U.S. Transportation Secretary LaHood Announces $46.7 Million To Put Americans Back to Work Rebuilding, Modernizing Transit Facilities in Michigan

Announcement Follows Meeting with Governor Snyder, Mayor Bing, and County Officials to Discuss the Regionís Transportation Future

Contact: Paul Griffo
(202) 366-4064

DETROIT Ė U.S. Transportation Secretary Ray LaHood today announced $46.7 million for 16 Michigan projects that will put people to work renovating and building needed transit facilities, put more clean-fuel buses on the road and help communities plan for their future transit needs.†

The announcement followed a meeting between Secretary LaHood, Federal Transit Administrator Peter Rogoff, Michigan Governor Rick Snyder, Detroit Mayor David Bing and local officials to discuss how to help Detroit and Southeastern Michigan move forward with regional transit solutions and address challenges resulting from decades of under-investment in vital transportation infrastructure.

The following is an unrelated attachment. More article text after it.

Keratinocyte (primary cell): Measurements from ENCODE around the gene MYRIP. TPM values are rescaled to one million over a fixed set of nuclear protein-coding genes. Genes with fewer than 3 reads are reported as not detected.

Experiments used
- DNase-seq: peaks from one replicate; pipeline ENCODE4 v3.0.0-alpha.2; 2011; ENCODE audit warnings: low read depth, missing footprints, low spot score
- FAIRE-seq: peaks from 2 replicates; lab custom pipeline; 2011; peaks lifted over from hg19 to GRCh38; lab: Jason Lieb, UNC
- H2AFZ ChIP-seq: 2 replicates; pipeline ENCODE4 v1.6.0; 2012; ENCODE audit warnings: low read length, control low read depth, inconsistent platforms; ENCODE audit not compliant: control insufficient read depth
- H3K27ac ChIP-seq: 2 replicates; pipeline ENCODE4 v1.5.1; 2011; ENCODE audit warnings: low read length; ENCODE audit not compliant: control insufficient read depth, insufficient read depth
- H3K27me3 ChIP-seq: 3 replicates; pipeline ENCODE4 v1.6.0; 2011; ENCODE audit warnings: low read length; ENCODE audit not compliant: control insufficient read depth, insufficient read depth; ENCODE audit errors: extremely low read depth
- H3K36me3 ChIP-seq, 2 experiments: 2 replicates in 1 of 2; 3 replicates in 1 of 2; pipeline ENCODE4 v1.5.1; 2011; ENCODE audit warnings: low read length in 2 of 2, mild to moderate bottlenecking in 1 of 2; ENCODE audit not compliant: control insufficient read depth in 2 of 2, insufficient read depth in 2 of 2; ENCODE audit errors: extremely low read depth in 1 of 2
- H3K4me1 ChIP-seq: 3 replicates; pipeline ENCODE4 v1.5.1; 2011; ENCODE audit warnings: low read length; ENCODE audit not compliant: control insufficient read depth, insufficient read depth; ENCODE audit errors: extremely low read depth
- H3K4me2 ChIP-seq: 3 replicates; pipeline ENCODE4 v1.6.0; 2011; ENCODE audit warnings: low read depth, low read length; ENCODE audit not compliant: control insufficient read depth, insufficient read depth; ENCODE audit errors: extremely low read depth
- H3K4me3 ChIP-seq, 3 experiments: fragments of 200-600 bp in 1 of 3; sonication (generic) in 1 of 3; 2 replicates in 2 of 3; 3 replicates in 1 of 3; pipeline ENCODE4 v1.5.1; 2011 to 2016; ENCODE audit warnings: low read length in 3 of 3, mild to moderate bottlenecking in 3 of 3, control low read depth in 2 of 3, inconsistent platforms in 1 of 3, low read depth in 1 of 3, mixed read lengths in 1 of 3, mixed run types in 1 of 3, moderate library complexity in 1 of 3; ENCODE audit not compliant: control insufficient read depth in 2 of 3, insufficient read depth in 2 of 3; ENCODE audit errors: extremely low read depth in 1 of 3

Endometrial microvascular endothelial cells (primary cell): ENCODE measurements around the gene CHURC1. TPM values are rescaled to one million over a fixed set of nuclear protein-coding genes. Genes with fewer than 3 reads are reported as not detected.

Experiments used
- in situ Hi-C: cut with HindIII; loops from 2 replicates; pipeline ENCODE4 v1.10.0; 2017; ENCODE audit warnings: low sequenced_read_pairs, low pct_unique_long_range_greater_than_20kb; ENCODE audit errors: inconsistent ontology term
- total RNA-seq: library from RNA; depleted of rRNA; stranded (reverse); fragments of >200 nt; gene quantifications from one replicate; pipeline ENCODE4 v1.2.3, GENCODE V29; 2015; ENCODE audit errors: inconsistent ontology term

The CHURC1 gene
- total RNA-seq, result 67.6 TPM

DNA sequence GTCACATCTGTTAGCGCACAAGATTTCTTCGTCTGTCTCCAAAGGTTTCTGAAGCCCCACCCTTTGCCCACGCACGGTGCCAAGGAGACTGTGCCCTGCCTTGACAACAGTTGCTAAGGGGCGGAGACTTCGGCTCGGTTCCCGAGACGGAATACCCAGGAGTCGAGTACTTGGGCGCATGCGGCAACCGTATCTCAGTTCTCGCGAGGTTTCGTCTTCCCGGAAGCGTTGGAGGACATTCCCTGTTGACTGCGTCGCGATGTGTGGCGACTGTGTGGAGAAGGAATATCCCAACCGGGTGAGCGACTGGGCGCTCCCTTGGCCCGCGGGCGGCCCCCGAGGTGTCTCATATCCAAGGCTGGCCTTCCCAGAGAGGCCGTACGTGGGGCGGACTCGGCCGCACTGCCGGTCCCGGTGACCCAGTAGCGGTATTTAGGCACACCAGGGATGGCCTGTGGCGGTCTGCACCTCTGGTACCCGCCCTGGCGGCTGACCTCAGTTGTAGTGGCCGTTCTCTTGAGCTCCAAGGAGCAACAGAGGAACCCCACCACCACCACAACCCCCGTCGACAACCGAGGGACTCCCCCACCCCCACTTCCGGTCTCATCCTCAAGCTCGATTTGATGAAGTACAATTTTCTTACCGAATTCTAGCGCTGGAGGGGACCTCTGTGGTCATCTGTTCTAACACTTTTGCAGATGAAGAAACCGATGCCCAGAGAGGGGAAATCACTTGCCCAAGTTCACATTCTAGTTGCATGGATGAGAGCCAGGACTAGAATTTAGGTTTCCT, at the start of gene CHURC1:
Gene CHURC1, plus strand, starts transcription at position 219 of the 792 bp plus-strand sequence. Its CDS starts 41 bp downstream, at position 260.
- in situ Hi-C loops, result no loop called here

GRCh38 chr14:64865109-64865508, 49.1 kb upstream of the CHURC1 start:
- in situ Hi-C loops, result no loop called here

"Strengthening and modernizing Michigan's transit systems will generate thousands of construction-related jobs and put more money in the pockets of working Americans," said Secretary LaHood. "But we must do more.

Congress needs to pass the American Jobs Act so we can continue to invest in critically needed projects to repair and rebuild our nationís transportation infrastructure."

The Michigan grants are among nearly 300 competitive discretionary grants totaling more than $900 million announced nationwide today by Secretary LaHood and Administrator Rogoff to rebuild and renovate America's transit infrastructure and plan for the future. The funds are from the Federal Transit Administration's (FTA) fiscal year 2011 Alternatives Analysis, Bus Livability, and State of Good Repair programs.

"This money will ensure transit services in the City of Detroit and the State of Michigan are reliable and desirable and put hundreds of people to work at the same time," said Administrator Rogoff.† "As we create jobs and improve current service, we are also looking to the future of Greater Detroit by continuing discussions for a regional approach to transit planning."